Righton: Recent research conducted by 3M highlights three themes that ultimately drive success:
This leads to the following product development lessons:
The primary challenges facing the industry are to develop a product that allows patients to adhere to their medication regimes and to comply with their use, optimizing delivery of the drug, resulting in improved patient outcomes and minimizing utilization of healthcare resources.
Furthermore, we need to be able to measure positive patient outcomes in a real-world environment and demonstrate that they are real to the payer and healthcare professional. Finally, the industry needs products that are differentiated in today’s competitive landscape, and that also enable protection against generic competition.
The role of contract partnersPharmTech: How should pharma sponsors work more successfully with contract partners to ensure that they are not leaving anything out of the decision process? What internal groups need to be involved?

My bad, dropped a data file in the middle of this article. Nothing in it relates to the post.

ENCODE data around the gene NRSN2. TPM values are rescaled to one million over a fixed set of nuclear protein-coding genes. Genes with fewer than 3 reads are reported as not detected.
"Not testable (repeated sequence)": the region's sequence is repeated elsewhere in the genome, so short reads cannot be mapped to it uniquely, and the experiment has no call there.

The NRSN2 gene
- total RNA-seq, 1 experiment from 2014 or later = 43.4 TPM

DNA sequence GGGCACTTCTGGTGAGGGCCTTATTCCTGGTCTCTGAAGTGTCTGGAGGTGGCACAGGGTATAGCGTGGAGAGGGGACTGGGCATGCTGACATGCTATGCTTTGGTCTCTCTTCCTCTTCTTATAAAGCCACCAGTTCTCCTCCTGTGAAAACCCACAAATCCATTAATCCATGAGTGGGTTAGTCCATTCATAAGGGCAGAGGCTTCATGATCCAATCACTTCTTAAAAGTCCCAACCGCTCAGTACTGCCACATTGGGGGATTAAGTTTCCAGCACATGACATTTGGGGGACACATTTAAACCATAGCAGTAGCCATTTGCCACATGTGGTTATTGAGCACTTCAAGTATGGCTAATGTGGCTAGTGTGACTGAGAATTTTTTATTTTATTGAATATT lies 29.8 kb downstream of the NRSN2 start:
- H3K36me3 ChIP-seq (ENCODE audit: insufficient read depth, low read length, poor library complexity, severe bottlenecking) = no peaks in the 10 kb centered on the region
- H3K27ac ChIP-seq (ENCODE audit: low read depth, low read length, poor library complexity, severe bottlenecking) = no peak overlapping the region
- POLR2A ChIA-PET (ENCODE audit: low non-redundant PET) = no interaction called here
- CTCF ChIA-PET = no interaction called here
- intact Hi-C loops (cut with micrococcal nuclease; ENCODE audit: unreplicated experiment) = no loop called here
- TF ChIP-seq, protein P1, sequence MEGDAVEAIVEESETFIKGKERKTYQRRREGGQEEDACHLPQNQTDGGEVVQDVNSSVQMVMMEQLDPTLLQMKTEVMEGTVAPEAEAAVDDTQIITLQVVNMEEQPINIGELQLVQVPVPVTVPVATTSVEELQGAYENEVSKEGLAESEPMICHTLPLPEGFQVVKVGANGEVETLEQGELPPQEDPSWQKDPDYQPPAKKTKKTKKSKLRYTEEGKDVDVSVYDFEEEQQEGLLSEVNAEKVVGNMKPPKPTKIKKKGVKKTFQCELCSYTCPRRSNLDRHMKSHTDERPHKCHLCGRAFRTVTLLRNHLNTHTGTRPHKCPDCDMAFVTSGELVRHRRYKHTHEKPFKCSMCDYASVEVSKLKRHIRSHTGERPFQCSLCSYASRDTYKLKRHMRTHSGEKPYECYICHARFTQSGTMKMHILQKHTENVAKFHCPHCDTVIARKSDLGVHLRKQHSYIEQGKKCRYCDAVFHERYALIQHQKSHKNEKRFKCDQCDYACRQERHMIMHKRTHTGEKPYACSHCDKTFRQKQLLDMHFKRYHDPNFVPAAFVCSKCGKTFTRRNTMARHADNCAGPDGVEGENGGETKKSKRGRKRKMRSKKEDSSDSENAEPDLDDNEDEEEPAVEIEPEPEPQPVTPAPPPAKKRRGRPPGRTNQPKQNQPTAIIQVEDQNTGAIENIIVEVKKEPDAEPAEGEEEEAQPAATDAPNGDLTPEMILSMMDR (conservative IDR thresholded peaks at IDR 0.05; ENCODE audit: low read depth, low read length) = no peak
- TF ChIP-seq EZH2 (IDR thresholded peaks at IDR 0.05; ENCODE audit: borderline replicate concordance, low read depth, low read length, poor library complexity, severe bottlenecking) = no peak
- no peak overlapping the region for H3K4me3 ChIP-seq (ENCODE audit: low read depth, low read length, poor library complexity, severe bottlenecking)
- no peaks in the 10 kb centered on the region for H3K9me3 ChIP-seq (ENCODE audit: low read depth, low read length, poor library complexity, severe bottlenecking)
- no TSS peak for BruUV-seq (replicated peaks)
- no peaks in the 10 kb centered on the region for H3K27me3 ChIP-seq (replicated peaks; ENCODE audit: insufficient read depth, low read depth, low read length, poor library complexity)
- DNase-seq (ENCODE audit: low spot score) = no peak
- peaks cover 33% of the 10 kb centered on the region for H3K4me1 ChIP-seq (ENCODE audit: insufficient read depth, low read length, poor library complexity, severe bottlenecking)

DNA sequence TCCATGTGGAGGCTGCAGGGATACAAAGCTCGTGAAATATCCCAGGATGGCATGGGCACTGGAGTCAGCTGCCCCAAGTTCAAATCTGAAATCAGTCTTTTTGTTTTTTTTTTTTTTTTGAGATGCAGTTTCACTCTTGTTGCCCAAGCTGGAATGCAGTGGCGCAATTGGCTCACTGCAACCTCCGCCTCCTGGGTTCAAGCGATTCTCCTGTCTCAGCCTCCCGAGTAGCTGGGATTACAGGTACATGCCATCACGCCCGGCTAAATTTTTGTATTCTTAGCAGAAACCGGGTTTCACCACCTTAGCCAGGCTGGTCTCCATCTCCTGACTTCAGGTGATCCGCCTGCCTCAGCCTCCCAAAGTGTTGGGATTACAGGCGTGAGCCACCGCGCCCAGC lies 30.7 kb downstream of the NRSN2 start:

Beesley: Pharmaceutical companies will maximize the contribution of their contract partners if they recognize and leverage their areas of expertise and experience. A contract manufacturer should be able to take a product from start to finish, no matter at what stage they get involved. By far the most important part of this process is the sharing of information. Share as much information as you possibly can. Often, during the bidding process, pharmaceutical sponsors don’t give CMOs all the information they need. A ‘more is less’ mentality can be helpful. More information up front tends to mean fewer surprises down the line, later in development.
Article DetailsPartnerships in Outsourcing Supplement
Vol. 40, No. 13
When referring to this article, please cite it as A. Shanley, “Keeping It Simple: Collaborating for Success in Drug Delivery," Pharmaceutical Technology Partnerships in Outsourcing Supplement 40 (13) 2016.